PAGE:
Connect with us

Hi, what are you looking for?

World

Quake-hit Afghan village struggles back to life as aid trickles in

A ruined village in Afghanistan, just 10 kilometres (six miles) from the epicentre of this week’s deadly quake, is struggling back to life.

A villager searches for valuables in the ruins of his home at Wuchkai, just 10 kilometres (6 miles) from the epicentre of the deadly Afghan quake
A villager searches for valuables in the ruins of his home at Wuchkai, just 10 kilometres (6 miles) from the epicentre of the deadly Afghan quake - Copyright AFP Ahmad SAHEL ARMAN
A villager searches for valuables in the ruins of his home at Wuchkai, just 10 kilometres (6 miles) from the epicentre of the deadly Afghan quake - Copyright AFP Ahmad SAHEL ARMAN
Emmanuel PEUCHOT and Abdullah HASRAT

A ruined village in eastern Afghanistan, just 10 kilometres (six miles) from the epicentre of this week’s deadly earthquake, is struggling back to life as aid trickles into the isolated region.

Wuchkai, three hours away from the nearest town of any substance, can only be reached by a narrow, rutted dirt road — with space for just one vehicle in places.

Isolated, without electricity and water, the village sprawls over a large basin surrounded by imposing hills and bisected by an almost-dry river.

Many of the village dwellings, workshops and stores were destroyed by Wednesday’s 5.9-magnitude earthquake, whose epicentre was recorded on the other side of the hills that flank it.

More than 1,000 people were killed in the quake — the country’s deadliest in over two decades — with Wuchkai alone accounting for at least three dozen.

Now the survivors are trying to find shelter in the ruins of their homes, desperately dependent on the aid convoys that have started to arrive.

“I ask and expect the world and the government to provide us with the basic things we need to live,” says Raqim Jan, 23.

– Almost every family lost someone –

Jan lost 11 members of his extended family when their single-storey dwelling caved in on them as they slept early Wednesday.

Almost every family lost at least one member — and most lost many more — so they are coming together to share resources.

Jan now lives with four other families — including 15 women and about 20 children — in three large tents set up near their ruined homes.

Help has arrived, but he worries for how long it will last.

“The tents, food and flour that we have received for a few days are not enough,” Jan says, as a communal fire for cooking sends smoke spiralling above the makeshift campsite.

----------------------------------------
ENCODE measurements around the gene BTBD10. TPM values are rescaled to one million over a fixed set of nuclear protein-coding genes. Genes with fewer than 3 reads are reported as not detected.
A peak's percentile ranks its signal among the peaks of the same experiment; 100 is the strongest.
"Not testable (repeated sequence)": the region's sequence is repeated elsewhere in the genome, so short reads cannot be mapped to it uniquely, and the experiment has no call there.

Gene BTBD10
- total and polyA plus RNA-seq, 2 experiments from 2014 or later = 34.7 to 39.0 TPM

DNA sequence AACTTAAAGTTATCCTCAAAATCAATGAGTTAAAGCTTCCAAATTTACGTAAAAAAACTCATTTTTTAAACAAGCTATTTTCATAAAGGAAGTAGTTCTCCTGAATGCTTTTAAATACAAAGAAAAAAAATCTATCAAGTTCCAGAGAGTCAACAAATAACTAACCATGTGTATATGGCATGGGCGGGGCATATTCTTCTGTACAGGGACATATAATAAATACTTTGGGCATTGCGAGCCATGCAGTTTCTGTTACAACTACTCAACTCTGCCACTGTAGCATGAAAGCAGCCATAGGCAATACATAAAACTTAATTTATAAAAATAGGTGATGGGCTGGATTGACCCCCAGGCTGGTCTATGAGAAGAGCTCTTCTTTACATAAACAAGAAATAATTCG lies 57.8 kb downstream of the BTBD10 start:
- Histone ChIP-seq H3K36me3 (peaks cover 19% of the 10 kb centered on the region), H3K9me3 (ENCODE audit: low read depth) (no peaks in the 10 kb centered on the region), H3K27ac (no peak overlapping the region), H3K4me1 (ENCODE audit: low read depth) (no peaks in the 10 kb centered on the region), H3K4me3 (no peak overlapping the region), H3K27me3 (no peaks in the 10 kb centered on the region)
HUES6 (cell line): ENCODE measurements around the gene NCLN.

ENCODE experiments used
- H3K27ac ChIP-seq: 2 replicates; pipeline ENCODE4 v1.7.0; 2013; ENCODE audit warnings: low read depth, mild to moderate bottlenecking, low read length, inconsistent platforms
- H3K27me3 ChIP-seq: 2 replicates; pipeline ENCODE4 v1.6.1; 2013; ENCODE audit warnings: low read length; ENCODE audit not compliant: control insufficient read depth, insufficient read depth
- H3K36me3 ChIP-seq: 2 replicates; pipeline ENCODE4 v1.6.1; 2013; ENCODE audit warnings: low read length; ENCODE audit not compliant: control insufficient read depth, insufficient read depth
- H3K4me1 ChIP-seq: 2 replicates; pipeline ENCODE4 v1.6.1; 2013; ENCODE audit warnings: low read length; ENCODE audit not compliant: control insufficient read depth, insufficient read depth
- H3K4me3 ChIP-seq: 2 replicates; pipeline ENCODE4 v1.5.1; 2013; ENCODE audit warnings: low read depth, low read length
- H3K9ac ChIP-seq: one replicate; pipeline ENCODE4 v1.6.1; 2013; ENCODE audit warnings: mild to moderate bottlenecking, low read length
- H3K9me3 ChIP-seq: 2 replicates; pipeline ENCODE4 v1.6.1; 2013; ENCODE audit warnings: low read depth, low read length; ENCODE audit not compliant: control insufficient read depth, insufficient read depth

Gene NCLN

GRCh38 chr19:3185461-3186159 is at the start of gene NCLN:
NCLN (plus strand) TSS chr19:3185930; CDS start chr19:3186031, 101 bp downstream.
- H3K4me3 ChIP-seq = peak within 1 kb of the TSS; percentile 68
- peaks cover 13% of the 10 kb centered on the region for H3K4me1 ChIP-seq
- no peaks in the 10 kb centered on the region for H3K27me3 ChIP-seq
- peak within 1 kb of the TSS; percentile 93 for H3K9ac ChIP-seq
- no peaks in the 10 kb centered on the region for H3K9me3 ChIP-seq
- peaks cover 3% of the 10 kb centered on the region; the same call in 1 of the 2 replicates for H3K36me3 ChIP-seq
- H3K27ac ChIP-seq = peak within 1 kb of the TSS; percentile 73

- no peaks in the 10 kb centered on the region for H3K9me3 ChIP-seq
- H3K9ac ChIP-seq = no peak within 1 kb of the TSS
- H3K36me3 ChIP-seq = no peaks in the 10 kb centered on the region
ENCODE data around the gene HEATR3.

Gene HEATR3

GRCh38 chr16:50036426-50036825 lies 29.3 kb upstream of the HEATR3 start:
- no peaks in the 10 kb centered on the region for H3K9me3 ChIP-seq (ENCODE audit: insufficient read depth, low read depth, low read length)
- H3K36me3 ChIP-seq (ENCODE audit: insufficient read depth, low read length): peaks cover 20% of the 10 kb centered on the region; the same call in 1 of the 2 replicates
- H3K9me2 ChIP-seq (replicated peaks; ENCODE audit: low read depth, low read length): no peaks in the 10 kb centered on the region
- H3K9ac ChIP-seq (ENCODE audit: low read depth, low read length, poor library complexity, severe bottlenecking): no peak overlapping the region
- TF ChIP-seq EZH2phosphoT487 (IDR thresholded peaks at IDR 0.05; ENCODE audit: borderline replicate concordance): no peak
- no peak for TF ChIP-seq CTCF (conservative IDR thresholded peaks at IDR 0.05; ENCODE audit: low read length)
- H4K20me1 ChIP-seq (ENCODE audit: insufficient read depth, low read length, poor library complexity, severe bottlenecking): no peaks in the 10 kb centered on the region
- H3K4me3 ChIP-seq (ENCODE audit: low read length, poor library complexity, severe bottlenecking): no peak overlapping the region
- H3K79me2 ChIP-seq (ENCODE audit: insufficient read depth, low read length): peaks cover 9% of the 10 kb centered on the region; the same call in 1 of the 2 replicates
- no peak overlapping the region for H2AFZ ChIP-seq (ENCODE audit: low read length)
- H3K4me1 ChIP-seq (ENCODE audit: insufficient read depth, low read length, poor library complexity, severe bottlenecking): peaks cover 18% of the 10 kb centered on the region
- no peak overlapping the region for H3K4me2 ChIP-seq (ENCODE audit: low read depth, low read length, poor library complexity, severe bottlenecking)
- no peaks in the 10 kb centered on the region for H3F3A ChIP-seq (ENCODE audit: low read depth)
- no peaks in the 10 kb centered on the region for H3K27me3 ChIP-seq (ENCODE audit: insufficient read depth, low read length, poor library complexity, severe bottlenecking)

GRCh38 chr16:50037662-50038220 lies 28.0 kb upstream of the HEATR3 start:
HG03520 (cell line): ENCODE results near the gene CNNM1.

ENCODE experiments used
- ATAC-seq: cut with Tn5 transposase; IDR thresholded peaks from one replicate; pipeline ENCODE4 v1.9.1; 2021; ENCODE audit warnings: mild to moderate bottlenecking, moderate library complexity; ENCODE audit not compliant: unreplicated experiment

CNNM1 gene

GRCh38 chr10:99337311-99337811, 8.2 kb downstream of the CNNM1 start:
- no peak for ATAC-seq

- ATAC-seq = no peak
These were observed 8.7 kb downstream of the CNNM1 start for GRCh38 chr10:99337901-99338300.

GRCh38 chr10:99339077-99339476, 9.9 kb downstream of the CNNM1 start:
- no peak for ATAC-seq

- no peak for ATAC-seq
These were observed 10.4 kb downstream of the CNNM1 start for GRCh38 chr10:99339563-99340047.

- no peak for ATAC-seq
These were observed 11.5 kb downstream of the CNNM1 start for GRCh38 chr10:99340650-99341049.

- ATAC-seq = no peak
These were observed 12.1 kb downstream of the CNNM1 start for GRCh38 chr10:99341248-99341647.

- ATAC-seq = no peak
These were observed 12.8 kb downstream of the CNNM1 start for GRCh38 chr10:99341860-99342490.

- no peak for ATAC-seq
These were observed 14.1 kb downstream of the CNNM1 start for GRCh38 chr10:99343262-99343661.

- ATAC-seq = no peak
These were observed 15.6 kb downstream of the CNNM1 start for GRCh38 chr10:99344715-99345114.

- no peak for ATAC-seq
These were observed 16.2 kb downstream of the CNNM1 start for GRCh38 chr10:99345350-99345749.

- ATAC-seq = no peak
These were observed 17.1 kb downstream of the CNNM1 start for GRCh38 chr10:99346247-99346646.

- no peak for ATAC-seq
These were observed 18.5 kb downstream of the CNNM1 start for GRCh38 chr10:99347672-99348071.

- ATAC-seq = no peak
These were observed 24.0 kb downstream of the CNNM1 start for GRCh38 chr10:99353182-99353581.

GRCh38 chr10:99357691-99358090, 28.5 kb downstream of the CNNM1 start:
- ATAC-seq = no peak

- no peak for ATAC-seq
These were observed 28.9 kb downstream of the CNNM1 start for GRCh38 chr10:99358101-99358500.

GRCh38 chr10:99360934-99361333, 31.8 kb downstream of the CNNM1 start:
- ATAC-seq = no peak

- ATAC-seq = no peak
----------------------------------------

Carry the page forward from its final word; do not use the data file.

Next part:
Nearby, children are playing — seemingly oblivious to their plight — while babies wail for attention.

A cow tied to a pole ruminates as chickens strut around the dusty compound, pecking at nothing in the dust.

The village men make occasional forays into the ruins of their houses, looking to salvage whatever valuables can be found in the debris.

But they tread gingerly, as any walls still standing are cracked — threatening to collapse at any moment — and aftershocks are still being felt.

A violent tremor killed five people in the same district early Thursday.

– Aid vehicles arriving –

In the centre of Wuchkai, a steady stream of aid vehicles arrive, kicking up clouds of dust from roads that are finally drying after days of torrential rain.

While the big operators appear organised — such as the World Food Program and Doctors Without Borders — smaller Afghan-led distribution is more chaotic.

Tempers flared as dozens of villagers scrambled over the back of a truck Thursday, trying to grab bags of beans that had been donated by a businessman from Kabul.

A platoon of armed Taliban grabbed one particularly exuberant young man and roughed him away in their vehicle.

Not far away, bent double under the weight of the bundle, Kawsar Uddin, 20, and his uncle carry a tent that will become the family’s temporary home.

Faced with the influx of aid that is now arriving, Uddin is sceptical of the motivation and accuses aid organisations of staging “photo ops”.

“They have distributed food and tents… but some are doing business on the blood of Afghans,” he says.

AFP
Written By

With 2,400 staff representing 100 different nationalities, AFP covers the world as a leading global news agency. AFP provides fast, comprehensive and verified coverage of the issues affecting our daily lives.

You may also like:

Social Media

Take the money out of posting this garbage on social media and it’ll stop.

Tech & Science

Webtoon Entertainment, the most popular digital comics hosting platform, has filed for an initial public offering (IPO) on the US Nasdaq stock.

Entertainment

R&B artist AKIA chatted about her new single "Soft Girl Era," and being a part of the digital age.

Entertainment

These releases include a musical biopic; another kung fu lesson; a strange romance; a couple of cult classics.